Over the last 18 months, more-or-less since getting stretchered off a mountain in Norway, I've been leading work funded by the Ufi Charitable Trust to create Citizen Maths which is an open online maths course for adults.
In contrast to many (most?) open online courses the course is at what in England is known as "Level 2", which is the level that 16-year olds are expected to achieve.
The Citizen Maths web site went live on Wednesday, since when people have been signing up on the course, which is built in/on the cloud-based Google Course Builder. If adult education, the learning or teaching of mathematics, or online learning interest you, have a look at Citizen Maths, which tries to put into practice some of the things I've learned about open online courses since doing Peter Norvig and Sebastian Thrun's AI MOOC three years ago.
You may also be interested in some of the supporting material on the Citizen Maths "Information Hub", for example this piece written with Dave Pratt [also this BBC report] about the thinking behind Citizen Maths, or these informal reflections by me and Dick Moore from an excellent 2-day workshop organised in June by Google in Zurich.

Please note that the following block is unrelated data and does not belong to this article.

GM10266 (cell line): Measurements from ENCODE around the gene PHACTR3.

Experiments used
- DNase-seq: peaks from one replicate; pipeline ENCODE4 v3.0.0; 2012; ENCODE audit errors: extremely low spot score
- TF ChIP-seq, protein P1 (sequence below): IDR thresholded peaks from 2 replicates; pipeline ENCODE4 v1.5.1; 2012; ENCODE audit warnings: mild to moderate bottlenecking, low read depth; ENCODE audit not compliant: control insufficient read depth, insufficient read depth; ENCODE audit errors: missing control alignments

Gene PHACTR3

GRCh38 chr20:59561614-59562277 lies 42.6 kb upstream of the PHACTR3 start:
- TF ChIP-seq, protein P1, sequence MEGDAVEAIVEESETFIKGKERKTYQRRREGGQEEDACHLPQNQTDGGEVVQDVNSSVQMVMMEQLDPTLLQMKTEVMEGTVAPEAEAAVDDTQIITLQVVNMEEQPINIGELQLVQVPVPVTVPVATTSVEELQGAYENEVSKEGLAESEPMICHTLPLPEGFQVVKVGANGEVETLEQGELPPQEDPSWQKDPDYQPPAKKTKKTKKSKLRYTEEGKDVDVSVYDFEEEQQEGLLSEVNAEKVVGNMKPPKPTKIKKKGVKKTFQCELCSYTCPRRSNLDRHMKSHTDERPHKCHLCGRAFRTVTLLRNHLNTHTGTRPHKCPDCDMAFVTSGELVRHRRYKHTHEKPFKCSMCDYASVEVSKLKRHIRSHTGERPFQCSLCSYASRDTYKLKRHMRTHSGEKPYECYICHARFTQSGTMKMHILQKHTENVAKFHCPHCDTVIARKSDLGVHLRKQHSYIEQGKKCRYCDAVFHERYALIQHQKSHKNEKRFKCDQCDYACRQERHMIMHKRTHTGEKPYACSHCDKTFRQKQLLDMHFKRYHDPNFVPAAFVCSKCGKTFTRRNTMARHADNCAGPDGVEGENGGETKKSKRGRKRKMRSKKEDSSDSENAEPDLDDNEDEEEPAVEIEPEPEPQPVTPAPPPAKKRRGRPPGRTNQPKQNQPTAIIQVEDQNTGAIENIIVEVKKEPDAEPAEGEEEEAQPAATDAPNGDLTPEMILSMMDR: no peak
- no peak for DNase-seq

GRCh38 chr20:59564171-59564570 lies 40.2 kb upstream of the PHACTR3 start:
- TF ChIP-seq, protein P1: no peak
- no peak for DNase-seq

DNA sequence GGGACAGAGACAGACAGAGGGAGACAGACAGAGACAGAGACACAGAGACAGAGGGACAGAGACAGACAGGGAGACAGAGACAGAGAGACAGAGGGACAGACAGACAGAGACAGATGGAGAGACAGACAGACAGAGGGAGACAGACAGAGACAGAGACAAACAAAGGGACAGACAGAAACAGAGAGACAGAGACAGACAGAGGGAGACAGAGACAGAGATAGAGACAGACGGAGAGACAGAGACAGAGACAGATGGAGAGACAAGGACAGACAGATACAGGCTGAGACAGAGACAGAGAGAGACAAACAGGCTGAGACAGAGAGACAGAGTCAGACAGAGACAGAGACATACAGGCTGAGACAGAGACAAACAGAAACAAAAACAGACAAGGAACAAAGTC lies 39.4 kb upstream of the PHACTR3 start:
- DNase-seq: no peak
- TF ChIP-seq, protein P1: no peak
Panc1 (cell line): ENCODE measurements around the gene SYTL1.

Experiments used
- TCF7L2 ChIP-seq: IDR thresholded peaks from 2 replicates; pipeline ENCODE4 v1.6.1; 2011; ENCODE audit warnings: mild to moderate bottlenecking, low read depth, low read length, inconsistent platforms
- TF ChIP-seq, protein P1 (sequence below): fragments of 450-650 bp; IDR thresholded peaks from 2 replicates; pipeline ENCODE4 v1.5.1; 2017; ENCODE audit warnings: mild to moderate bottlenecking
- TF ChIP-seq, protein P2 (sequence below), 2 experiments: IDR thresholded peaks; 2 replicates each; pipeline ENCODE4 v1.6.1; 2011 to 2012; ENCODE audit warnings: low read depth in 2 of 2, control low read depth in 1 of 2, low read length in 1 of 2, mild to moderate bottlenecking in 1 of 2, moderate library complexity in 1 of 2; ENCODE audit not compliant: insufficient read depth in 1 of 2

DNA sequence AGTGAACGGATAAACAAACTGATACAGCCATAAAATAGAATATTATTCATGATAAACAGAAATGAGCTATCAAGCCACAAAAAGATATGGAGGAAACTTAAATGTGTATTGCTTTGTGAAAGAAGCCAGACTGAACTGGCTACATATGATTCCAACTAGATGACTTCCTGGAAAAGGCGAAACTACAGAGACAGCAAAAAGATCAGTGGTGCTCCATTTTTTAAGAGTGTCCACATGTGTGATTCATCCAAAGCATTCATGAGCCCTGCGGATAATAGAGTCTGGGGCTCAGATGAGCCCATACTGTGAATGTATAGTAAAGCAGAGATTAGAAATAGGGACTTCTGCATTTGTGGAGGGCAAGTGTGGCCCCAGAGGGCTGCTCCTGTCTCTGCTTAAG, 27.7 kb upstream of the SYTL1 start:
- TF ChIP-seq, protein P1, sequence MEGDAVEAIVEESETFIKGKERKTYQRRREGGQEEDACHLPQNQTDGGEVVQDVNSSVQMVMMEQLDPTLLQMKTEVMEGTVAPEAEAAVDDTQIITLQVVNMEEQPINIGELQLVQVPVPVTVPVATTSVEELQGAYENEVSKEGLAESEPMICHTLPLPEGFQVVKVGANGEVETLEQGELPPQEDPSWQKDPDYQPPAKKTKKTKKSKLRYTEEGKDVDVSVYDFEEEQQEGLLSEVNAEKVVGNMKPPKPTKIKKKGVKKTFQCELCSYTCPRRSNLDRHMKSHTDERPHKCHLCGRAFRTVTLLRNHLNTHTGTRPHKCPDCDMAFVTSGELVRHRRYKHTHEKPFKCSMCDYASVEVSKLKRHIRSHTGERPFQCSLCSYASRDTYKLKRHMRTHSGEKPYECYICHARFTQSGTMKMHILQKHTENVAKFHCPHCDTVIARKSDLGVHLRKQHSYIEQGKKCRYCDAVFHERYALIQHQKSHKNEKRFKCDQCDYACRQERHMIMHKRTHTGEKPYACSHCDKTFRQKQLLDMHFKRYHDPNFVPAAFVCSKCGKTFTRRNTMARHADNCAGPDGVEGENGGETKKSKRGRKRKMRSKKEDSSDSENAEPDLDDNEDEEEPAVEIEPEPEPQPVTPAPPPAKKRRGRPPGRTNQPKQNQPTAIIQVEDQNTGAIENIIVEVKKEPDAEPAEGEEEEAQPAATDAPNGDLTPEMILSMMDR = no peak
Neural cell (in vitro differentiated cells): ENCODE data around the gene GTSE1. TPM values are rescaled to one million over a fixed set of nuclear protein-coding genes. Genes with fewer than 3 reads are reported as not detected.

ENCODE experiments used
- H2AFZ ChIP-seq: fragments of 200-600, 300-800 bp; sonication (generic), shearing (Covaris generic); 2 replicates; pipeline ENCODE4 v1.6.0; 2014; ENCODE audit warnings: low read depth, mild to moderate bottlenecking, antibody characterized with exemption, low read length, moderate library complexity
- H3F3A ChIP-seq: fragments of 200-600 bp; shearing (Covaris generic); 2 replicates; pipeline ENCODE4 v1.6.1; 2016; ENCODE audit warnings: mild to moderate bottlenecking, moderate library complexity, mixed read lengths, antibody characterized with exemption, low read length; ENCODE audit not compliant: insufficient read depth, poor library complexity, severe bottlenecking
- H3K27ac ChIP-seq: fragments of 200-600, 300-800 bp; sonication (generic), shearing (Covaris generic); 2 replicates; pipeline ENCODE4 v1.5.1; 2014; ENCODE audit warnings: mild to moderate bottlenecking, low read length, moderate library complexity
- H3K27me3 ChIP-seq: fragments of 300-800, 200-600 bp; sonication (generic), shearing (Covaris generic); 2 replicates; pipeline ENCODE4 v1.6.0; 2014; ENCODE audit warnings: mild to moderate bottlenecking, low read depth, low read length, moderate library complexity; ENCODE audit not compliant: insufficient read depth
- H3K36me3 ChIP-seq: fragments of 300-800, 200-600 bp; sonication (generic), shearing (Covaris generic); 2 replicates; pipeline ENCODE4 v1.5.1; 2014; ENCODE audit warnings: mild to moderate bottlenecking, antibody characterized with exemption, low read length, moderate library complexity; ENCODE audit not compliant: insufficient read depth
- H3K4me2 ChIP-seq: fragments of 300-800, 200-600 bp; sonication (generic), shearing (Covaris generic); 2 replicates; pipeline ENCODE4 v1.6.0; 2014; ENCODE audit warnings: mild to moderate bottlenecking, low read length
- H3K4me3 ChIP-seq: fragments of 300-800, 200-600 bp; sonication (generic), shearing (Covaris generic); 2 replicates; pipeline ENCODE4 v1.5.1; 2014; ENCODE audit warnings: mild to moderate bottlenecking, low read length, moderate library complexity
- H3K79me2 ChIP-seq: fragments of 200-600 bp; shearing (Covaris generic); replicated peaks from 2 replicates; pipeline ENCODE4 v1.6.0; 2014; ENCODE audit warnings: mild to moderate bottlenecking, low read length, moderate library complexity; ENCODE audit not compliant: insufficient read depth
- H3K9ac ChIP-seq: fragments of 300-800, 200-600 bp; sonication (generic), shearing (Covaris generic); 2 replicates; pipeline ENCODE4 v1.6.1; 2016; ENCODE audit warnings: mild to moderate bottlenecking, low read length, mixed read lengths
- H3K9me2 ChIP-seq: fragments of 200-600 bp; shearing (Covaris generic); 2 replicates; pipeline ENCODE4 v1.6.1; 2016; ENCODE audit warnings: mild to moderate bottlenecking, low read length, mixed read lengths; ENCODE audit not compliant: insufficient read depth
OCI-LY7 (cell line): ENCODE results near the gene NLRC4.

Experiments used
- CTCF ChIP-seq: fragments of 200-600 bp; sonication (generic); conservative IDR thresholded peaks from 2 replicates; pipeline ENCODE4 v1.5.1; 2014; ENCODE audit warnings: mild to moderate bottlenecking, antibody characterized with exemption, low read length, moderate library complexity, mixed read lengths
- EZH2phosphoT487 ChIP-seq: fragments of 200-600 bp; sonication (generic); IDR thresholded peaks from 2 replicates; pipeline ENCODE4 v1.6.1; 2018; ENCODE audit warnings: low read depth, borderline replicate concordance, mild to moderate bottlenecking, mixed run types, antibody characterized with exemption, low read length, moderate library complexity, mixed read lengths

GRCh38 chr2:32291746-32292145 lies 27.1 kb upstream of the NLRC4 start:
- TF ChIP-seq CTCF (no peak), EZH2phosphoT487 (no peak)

As an aside, my involvement in Citizen Maths, and in the creation of another and very different open online course, seem to have interfered with my ability to write Fortnightly (sic) Mailing. I don't fully understand why this is, and it is only partly explained by the "easy-way-out-that-is-Twitter" - see @sebschmoller and, latterly, @citizenmaths.
I think the probable reason is that if you are responsible for building something when the stakes are quite high, and when you are working with partners (true in both projects), it does not feel quite right to be public about how things are going or about what you are learning from the work. Or, perhaps it's the case that the additional care needed in how you frame things, decide what would and what would not be prudent or fair to say etc., makes writing "too complicated".
And the connection with being stretchered off? There is one. But it's complicated.